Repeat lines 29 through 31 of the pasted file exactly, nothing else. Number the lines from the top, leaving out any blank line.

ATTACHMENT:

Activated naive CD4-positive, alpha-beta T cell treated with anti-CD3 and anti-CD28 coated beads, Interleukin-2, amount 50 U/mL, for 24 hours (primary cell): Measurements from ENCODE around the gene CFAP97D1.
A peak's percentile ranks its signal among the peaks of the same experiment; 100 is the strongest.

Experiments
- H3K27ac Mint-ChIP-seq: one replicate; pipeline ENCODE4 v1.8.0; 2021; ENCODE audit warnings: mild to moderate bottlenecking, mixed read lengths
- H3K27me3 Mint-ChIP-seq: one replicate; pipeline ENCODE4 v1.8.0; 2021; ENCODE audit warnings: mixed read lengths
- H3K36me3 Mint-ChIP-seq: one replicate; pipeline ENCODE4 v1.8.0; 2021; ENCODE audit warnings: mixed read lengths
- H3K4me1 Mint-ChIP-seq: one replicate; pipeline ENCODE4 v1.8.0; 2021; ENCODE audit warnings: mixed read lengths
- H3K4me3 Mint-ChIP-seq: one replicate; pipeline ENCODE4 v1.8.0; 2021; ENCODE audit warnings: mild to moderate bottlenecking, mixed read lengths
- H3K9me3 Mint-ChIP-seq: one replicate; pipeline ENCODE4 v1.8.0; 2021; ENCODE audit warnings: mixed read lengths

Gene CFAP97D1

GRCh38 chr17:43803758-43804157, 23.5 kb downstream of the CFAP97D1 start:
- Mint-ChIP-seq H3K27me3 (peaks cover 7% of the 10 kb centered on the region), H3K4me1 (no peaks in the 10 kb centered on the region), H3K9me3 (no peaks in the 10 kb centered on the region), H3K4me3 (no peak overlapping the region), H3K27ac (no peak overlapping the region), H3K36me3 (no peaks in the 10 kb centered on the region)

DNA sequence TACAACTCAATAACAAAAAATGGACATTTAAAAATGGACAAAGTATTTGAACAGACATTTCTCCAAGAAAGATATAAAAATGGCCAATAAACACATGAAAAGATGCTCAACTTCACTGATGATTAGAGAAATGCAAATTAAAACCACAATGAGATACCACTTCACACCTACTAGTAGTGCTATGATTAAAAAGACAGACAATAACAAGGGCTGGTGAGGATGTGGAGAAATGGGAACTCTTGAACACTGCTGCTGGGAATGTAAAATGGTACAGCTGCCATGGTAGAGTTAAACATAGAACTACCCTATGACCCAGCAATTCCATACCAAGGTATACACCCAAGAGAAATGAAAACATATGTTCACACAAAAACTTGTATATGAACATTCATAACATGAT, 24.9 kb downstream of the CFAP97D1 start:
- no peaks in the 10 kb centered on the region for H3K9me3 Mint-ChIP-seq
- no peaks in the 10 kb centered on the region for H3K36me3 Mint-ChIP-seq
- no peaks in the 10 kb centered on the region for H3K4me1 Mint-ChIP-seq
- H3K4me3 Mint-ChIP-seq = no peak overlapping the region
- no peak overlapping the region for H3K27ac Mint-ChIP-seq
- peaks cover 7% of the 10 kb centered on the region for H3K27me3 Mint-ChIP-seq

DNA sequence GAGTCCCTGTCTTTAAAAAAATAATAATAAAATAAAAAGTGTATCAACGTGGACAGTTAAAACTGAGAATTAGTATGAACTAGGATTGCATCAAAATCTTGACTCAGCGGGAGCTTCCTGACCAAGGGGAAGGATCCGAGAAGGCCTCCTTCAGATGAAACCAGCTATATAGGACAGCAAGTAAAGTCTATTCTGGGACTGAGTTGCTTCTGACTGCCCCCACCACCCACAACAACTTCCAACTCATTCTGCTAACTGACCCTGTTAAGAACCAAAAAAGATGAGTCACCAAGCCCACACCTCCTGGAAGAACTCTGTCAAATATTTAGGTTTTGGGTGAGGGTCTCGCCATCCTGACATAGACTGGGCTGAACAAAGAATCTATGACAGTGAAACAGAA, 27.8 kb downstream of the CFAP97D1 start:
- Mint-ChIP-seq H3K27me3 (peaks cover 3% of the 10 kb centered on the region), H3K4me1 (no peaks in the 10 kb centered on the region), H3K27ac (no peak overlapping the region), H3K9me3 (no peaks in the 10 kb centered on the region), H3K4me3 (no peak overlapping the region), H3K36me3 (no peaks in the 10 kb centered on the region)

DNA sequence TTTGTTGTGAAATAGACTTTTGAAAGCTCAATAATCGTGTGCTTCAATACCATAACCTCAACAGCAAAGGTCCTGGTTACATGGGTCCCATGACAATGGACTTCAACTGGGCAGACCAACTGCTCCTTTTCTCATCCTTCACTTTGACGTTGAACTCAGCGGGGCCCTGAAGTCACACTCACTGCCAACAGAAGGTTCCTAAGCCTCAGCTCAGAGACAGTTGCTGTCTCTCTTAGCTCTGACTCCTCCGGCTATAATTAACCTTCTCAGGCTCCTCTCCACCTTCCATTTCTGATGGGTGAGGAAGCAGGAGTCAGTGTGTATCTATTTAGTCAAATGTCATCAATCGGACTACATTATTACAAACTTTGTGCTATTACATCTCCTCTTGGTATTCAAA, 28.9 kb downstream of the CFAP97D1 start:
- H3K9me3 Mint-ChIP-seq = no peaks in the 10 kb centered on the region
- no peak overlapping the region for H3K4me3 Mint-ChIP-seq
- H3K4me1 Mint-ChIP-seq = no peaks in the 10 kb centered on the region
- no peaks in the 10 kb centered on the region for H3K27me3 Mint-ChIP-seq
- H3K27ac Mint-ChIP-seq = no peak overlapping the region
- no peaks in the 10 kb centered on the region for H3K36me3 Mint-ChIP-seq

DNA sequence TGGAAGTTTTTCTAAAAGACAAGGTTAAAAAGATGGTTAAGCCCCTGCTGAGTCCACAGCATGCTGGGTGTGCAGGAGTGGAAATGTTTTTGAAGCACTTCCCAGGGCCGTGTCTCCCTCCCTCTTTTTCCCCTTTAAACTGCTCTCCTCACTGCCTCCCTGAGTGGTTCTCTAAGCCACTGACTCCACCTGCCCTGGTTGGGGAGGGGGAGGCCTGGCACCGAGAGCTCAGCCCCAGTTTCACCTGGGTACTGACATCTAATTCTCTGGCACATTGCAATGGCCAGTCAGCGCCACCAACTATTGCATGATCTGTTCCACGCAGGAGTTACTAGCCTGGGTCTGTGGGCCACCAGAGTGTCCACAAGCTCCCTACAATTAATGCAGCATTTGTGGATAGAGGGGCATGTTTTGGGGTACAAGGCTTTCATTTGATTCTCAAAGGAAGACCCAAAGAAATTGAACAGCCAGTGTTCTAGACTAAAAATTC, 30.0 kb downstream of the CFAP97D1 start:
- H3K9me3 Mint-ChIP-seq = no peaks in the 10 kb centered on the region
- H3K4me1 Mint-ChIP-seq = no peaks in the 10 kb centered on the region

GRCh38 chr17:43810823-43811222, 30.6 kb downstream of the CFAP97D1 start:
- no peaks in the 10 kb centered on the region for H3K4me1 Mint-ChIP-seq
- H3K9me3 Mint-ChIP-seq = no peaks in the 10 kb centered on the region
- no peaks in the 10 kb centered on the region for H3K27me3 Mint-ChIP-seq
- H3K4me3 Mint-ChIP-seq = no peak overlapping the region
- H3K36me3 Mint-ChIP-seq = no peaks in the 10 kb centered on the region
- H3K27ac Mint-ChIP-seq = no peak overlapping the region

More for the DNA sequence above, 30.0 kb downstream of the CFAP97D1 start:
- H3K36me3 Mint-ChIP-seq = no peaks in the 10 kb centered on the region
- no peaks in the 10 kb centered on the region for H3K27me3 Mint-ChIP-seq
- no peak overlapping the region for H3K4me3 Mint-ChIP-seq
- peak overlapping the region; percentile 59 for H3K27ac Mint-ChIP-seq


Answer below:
DNA sequence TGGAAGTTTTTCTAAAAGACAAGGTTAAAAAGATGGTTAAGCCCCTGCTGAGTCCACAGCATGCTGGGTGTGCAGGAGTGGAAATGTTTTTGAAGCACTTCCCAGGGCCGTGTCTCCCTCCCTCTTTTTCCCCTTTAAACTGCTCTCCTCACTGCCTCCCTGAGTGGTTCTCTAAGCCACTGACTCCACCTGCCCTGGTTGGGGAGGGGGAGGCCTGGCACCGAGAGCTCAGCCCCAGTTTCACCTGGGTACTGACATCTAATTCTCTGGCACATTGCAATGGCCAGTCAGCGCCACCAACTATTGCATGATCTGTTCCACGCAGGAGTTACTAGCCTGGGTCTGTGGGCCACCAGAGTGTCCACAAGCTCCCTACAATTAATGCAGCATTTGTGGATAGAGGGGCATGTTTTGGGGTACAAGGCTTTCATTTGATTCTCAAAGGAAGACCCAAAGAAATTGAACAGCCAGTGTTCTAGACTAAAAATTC, 30.0 kb downstream of the CFAP97D1 start:
- H3K9me3 Mint-ChIP-seq = no peaks in the 10 kb centered on the region
- H3K4me1 Mint-ChIP-seq = no peaks in the 10 kb centered on the region